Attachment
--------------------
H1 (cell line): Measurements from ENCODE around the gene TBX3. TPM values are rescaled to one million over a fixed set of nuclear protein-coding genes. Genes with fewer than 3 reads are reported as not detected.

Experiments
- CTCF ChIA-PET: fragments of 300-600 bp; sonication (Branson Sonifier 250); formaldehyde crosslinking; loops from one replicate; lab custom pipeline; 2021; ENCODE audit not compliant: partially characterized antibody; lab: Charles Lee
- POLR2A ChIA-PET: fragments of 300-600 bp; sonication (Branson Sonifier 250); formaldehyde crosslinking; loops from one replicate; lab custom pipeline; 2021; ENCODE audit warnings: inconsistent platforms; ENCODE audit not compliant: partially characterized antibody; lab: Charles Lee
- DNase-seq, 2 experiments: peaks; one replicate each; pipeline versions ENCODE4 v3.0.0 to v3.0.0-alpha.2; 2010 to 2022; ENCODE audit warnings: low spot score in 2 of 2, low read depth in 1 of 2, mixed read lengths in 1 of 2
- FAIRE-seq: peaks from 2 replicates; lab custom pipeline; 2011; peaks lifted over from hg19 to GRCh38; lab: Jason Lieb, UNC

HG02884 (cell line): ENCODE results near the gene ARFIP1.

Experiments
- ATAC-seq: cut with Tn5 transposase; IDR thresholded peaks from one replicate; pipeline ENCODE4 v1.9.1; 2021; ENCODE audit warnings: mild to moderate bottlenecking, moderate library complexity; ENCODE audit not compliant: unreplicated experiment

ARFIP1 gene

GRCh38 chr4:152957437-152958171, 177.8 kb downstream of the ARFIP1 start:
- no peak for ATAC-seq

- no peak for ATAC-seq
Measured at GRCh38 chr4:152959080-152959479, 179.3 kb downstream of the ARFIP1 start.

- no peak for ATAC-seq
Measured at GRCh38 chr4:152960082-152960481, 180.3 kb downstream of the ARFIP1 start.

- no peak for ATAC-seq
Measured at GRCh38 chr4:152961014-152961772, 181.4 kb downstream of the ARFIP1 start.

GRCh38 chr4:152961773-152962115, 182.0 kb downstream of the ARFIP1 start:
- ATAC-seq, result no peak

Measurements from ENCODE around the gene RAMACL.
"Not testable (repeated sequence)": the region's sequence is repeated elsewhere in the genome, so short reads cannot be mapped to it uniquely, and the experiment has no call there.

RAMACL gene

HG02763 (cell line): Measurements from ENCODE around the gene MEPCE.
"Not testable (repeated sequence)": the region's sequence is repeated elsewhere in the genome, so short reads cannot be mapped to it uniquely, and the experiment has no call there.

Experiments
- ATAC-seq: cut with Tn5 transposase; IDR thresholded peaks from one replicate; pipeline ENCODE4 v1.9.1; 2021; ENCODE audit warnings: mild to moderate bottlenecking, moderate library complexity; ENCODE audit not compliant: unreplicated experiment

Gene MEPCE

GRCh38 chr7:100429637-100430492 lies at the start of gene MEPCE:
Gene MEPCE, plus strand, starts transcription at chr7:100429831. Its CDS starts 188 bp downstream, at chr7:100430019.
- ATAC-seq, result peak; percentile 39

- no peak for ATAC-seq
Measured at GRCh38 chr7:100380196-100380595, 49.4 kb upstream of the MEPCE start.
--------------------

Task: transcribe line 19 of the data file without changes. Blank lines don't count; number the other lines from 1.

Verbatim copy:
GRCh38 chr4:152961773-152962115, 182.0 kb downstream of the ARFIP1 start: